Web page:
An indictment refers to a formal accusation in a criminal case against an individual who is suspected of committing a severe criminal offense. It is filed once the grand jury investigation is completed, after which the formal charges follow.
Types Of Indictment
Indictments can take various forms based on the nature of the alleged crime and legal procedures. The three common types include:
- Grand Jury Indictment: Issued after a grand jury reviews the evidence and determines there is enough to proceed to trial.
- Information: Filed by a prosecutor without involving a grand jury, detailing the charges and evidence against the defendant.
- Complaint: A formal charge often used in misdemeanor cases initiated by a law enforcement officer or private citizen, leading to a court hearing.
These types ensure a flexible approach to criminal proceedings based on the severity of the alleged offense.
What Is The Criminal Law Burden Of Proof For Getting An Indictment?
The criminal law burden of proof for obtaining an indictment is typically based on a standard known as “probable cause.” In the context of a grand jury proceeding, prosecutors must present sufficient evidence to convince the grand jurors that there is a reasonable belief or probability that the accused committed a crime.
This is a lower standard than the “beyond a reasonable doubt” standard required for a conviction at trial. The grand jurors evaluate the evidence presented by the prosecution to determine if there is enough basis to issue an indictment, formally charging the accused with a criminal offense.
What Is Waiving Indictment?
Waiving indictment refers to a defendant’s voluntary decision to forego the grand jury criminal indictment process in a criminal case. Instead of presenting the case to a grand jury for consideration, the defendant agrees to be charged with the criminal offense through an information or complaint filed by the prosecutor.
This is often done through a written waiver of indictment, where the defendant acknowledges the charges and agrees to proceed without the grand jury’s involvement.
Waiving an indictment can streamline the legal process, and the defendant may choose this option for various reasons, such as negotiating a plea deal or expediting the proceedings.
States are free to set their guidelines as they are not compelled to use a grand jury to obtain criminal indictments. State grand juries perform similar duties to federal grand juries for criminal indictments. Still, they are different regarding the number of jurors and the sort of majority (simple majority, two-thirds, etc.) needed. The following is a list of state grand jury statutes examples:
- California — A supermajority (eight of 11, twelve of 19, or fourteen of 23) is needed for an indictment; the minimum number of jurors is 19, 11 for counties with 20,000 or fewer residents, and 23 for all other counties.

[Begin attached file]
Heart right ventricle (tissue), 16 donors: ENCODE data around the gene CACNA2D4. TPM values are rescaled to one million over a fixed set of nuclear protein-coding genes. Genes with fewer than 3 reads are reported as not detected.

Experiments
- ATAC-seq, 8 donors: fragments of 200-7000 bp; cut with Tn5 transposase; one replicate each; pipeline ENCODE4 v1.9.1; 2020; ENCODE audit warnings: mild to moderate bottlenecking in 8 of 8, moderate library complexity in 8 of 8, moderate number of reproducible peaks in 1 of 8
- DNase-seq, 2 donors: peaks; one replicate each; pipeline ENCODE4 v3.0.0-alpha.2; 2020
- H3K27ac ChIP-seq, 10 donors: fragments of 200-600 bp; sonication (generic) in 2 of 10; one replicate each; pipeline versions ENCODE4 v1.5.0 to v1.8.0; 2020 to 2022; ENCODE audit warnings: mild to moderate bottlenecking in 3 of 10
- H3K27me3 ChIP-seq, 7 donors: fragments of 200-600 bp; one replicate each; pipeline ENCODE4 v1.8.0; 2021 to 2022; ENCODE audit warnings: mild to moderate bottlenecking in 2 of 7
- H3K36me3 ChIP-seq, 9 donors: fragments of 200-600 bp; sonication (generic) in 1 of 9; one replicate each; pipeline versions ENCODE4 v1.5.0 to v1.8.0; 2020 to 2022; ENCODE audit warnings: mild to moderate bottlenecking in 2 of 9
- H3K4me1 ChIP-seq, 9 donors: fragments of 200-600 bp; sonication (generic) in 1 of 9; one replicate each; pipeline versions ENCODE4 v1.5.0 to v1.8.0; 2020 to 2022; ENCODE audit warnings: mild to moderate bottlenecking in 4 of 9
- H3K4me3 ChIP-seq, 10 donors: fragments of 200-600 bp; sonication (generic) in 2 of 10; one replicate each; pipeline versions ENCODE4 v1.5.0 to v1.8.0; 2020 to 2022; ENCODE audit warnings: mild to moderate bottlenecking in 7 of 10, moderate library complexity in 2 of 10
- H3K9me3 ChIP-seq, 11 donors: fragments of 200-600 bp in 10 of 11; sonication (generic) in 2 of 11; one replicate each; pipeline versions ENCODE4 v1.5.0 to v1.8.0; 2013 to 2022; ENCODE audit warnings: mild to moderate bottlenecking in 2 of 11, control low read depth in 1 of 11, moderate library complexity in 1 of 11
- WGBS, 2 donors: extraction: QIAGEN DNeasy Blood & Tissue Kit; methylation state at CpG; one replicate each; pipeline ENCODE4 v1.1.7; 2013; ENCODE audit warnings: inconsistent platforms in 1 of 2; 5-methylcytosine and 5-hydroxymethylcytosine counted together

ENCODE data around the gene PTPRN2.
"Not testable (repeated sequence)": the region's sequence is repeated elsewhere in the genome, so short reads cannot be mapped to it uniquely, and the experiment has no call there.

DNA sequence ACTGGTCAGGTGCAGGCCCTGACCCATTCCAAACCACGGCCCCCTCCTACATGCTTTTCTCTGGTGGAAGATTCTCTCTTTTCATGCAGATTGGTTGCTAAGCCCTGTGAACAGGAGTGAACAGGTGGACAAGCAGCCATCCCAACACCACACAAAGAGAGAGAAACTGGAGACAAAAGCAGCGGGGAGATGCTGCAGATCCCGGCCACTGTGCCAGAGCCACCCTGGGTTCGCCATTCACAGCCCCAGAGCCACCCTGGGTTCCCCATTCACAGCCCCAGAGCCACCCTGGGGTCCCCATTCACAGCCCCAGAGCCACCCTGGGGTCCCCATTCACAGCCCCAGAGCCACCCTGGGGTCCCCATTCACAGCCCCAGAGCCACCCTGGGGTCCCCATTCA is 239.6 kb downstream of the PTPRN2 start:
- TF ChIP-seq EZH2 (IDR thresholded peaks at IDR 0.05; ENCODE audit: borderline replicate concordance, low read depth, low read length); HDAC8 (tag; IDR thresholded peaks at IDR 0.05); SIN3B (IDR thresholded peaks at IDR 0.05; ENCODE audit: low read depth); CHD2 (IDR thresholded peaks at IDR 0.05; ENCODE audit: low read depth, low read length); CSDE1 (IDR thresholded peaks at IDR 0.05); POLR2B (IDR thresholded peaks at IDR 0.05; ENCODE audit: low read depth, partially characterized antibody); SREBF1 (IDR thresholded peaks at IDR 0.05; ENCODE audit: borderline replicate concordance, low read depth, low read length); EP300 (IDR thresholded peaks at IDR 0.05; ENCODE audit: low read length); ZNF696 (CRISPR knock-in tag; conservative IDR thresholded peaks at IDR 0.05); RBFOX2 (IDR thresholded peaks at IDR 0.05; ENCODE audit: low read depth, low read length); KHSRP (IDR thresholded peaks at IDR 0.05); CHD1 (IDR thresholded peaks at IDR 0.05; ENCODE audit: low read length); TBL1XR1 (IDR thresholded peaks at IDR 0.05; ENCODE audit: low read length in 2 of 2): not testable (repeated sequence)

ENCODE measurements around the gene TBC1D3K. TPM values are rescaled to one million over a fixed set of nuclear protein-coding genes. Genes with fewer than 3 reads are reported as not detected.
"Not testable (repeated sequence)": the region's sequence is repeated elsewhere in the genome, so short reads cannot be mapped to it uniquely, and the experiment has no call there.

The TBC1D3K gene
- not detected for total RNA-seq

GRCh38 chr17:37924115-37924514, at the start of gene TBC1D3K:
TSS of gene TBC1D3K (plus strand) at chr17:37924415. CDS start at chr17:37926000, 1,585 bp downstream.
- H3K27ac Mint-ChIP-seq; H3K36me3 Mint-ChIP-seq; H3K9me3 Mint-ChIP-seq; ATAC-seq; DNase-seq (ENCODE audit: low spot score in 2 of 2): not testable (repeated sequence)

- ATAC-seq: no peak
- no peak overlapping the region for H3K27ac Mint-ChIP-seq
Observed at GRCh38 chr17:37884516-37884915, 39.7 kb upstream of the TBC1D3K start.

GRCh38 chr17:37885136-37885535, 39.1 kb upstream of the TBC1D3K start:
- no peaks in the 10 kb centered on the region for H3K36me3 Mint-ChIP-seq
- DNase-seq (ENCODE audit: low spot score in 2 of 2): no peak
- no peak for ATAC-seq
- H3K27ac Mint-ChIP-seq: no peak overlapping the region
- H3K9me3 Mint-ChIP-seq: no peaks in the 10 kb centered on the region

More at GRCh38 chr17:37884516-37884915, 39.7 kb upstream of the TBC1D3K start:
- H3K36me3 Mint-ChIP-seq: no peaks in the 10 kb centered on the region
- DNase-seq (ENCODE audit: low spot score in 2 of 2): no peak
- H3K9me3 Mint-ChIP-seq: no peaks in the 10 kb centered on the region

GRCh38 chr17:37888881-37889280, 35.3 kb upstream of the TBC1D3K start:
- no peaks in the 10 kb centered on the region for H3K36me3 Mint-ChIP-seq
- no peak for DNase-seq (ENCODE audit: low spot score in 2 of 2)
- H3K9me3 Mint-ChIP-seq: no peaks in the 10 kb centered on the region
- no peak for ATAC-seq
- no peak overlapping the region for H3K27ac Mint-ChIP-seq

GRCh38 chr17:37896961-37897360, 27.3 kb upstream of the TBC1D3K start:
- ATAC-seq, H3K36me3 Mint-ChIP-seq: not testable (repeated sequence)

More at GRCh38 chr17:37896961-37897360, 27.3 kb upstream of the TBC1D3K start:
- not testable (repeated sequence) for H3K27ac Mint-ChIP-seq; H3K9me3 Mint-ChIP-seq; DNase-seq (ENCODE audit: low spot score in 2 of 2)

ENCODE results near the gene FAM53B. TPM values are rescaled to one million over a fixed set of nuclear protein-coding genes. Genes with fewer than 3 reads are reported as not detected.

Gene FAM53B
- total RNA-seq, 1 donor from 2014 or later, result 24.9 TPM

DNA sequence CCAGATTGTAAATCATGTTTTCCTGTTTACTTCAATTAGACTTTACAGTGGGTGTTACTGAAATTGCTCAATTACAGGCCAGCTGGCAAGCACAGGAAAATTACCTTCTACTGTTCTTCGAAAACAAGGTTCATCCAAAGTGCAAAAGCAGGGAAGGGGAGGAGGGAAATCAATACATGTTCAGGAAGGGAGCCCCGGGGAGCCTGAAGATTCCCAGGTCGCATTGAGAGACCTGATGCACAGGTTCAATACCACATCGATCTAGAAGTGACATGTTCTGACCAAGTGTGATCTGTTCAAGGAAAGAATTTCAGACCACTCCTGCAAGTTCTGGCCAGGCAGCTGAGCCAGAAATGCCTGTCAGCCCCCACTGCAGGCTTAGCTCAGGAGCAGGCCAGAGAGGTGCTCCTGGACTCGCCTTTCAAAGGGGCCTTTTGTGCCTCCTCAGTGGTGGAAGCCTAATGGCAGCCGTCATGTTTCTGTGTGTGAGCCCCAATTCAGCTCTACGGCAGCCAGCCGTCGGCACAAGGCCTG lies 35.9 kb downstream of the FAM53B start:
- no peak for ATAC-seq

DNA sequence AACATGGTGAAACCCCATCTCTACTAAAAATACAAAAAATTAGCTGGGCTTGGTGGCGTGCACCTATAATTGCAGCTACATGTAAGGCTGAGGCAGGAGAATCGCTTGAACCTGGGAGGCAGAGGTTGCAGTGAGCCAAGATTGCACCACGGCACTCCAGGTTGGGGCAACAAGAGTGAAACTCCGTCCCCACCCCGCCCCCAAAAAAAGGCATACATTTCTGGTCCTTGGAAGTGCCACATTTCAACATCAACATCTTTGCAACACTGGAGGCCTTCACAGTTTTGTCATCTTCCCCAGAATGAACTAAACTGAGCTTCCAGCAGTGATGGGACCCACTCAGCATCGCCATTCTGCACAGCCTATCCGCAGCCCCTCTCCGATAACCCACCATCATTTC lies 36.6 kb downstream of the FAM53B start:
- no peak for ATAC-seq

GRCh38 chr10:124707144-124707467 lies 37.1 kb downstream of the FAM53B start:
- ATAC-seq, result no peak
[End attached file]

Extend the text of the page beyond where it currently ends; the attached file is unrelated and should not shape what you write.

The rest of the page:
- Texas — A quorum of nine jurors is needed to proceed, and a true bill requires nine votes to result in an indictment. Twelve jurors are needed in total for all counties.
- Illinois – A quorum of 12 jurors is needed to proceed, and 16 jurors are needed for all counties. Nine jurors must vote in favor of a true bill to result in an indictment.
- New York — There must be 16 jurors present, and 12 must agree to render a verdict.
Fifth Amendment And Criminal Indictment
The Fifth Amendment to the United States Constitution protects individuals from being compelled to be witnesses against themselves. In the context of criminal indictments, the Fifth Amendment provides the right to remain silent and not incriminate oneself.
A defendant can assert this right during grand jury proceedings, where they have the option to refuse to testify. Suppose a person is subpoenaed to testify before a grand jury and believes their testimony could be self-incriminating. In that case, they can invoke their Fifth Amendment right and refuse to answer specific questions.
By waiving indictment, a defendant may choose an alternative route to formal criminal charges, such as through a criminal information or complaint. This decision is often made with the advice of legal counsel. It is part of the broader protection afforded by the Fifth Amendment to ensure that individuals are not compelled to participate in their prosecution.
Have Questions About The Indictment? Contact An Attorney
A criminal lawyer can provide essential support during indictment by offering legal counsel, guiding you through the legal process, and building a strong defense strategy to protect your rights and interests. Their expertise can be instrumental in negotiating with prosecutors and representing you in court.